Code Access Security definition
CAS is a crucial part of the .NET framework’s security infrastructure. It prevents unauthorized access to resources and operations. CAS controls what the programs (code) can and cannot do on your computer.
See also: malicious code
How code access security works:
- Identifying the code. When a program tries to run, CAS first identifies the code. It looks at where it came from and who created it. This information is like the code’s ID.
- Setting up rules. These rules decide what each piece of code can do on your computer. For example, code from a trusted source might have more freedom to do things than code from an untrusted source.
- Asking for permission. When the code wants to do something that could affect your computer or your files, it asks CAS for permission.
- Checking permissions. CAS checks the rules to see if this particular piece of code can do what it asks.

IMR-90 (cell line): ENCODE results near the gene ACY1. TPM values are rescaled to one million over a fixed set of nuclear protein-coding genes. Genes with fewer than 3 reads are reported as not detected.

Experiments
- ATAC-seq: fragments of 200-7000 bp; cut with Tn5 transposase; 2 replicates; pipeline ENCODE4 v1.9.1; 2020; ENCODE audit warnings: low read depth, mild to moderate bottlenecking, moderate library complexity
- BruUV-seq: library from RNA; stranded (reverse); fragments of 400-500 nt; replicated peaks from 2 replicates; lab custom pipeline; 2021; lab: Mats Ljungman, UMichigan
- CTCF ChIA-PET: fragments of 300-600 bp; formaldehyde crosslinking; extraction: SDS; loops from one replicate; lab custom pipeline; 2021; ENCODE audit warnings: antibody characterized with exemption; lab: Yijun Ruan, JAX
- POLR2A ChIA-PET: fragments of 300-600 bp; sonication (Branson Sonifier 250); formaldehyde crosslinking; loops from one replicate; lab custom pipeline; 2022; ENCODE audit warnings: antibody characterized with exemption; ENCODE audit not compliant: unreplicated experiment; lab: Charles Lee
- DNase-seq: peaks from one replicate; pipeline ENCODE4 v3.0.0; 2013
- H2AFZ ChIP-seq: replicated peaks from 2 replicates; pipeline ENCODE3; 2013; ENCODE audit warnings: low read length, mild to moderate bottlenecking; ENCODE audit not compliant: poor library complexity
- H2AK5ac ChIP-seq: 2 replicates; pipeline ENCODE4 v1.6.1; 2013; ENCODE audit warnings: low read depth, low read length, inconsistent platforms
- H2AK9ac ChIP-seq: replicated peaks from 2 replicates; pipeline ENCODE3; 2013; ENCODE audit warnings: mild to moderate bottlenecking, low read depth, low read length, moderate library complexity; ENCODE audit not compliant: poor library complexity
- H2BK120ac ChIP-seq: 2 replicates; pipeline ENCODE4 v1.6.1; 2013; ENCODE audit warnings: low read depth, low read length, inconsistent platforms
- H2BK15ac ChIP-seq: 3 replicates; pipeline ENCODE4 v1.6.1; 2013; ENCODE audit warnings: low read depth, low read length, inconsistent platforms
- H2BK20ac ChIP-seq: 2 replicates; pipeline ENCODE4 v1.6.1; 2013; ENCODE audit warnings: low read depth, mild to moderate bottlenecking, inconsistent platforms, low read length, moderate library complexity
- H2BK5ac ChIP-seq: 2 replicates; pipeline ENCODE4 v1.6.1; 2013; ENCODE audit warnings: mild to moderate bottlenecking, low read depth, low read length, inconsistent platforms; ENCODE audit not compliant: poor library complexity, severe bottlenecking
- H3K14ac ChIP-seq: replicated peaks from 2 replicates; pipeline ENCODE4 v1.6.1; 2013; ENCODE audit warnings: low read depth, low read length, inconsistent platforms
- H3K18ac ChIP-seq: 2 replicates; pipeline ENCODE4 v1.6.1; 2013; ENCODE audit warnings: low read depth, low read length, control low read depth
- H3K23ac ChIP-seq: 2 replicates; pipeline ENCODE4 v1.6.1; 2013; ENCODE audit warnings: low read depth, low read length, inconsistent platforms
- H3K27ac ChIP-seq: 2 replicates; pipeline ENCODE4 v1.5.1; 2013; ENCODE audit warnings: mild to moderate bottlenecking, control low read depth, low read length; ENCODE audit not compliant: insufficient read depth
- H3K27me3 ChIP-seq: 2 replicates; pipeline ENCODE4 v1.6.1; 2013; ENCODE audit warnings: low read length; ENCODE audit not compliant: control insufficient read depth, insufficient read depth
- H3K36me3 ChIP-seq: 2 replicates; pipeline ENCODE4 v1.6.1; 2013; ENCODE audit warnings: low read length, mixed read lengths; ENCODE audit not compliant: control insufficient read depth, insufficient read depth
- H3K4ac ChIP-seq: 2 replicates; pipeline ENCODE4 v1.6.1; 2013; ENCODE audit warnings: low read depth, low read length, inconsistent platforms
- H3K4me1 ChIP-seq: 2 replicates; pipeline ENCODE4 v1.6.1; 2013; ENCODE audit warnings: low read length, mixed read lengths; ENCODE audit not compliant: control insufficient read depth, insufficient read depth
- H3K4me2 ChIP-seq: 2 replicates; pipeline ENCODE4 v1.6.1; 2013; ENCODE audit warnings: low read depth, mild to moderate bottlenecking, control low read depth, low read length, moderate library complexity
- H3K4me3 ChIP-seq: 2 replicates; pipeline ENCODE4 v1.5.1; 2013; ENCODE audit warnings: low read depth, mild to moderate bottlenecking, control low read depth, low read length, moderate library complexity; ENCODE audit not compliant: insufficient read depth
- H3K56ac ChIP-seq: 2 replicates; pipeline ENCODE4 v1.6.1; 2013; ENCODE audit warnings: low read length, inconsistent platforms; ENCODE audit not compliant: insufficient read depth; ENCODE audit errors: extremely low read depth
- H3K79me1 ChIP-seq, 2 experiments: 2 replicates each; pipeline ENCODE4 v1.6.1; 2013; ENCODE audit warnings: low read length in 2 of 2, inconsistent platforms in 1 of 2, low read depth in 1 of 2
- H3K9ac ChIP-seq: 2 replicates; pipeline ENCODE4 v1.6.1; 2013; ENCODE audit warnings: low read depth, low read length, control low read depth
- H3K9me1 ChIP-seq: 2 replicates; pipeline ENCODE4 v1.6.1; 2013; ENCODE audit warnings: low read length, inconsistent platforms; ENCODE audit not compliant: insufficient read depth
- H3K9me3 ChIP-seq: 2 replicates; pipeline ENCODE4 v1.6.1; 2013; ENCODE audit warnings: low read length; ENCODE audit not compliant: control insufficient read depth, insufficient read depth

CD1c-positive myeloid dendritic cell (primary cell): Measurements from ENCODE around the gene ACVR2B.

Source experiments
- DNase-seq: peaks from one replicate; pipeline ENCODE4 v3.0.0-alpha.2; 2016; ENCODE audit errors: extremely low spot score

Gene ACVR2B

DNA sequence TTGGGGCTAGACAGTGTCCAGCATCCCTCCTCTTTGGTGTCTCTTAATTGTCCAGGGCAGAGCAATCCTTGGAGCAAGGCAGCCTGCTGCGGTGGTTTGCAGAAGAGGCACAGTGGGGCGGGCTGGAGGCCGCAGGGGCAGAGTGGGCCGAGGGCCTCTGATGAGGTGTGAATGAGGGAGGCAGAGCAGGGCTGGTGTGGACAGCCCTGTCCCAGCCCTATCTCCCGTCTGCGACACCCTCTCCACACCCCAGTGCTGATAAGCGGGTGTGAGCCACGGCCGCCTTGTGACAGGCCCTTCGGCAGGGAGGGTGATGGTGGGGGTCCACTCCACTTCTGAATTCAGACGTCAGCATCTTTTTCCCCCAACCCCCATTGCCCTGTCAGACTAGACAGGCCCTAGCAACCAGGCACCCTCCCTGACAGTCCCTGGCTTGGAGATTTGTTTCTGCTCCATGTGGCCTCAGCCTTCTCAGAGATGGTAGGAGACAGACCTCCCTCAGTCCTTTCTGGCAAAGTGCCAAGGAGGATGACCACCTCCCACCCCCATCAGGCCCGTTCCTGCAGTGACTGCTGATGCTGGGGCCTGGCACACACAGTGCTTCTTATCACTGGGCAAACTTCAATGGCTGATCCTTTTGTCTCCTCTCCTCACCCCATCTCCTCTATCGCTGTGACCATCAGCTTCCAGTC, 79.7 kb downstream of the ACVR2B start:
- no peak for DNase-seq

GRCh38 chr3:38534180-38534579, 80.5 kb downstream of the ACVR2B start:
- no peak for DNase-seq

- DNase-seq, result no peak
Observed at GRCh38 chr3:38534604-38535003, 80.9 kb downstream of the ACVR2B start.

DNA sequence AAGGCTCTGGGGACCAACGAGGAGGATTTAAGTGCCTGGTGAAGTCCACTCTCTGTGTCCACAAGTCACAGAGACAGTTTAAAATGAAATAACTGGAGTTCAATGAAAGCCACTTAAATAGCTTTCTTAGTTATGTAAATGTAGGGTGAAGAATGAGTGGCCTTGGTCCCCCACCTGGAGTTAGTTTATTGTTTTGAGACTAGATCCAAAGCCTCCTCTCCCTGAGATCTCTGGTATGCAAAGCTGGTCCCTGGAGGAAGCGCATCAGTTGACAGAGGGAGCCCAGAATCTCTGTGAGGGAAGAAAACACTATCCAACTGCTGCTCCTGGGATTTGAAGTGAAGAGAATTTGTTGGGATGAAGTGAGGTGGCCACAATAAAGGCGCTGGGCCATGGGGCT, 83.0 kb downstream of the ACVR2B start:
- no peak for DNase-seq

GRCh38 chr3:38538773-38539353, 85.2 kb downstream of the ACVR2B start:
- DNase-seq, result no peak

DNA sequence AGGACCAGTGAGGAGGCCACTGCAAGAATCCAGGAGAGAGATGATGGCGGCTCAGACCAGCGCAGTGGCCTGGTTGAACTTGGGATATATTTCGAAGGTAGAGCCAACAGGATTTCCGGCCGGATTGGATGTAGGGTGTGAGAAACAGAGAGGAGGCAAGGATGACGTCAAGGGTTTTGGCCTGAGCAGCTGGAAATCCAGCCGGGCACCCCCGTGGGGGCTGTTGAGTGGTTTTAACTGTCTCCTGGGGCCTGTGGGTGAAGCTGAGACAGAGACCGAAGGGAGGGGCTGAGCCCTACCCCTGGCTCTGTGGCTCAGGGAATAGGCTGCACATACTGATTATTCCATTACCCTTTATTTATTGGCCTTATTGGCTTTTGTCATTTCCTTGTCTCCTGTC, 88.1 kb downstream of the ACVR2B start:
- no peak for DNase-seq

- Periodic Checks: CAS doesn’t just check permissions once. It keeps checking while the code runs.
Where is code access security used?
- Enterprise Applications
- Windows-based Applications
- Web Applications
- Software Development
- Hosting Environments
- Intranet and Internal Networks
History of code access security:
CAS was introduced with the first version of the .NET Framework in the early 2000s. Microsoft developed it to provide security for internet-connected software.
Initially, CAS was essential in protecting systems from harmful code from the internet.
Despite its benefits, CAS was complex and challenging to implement correctly.
With the introduction of .NET Core, Microsoft’s newer framework did not include CAS.
In modern .NET technologies, like .NET 5 and .NET Core, there’s less emphasis on CAS, with a focus on secure coding practices and platform-level security.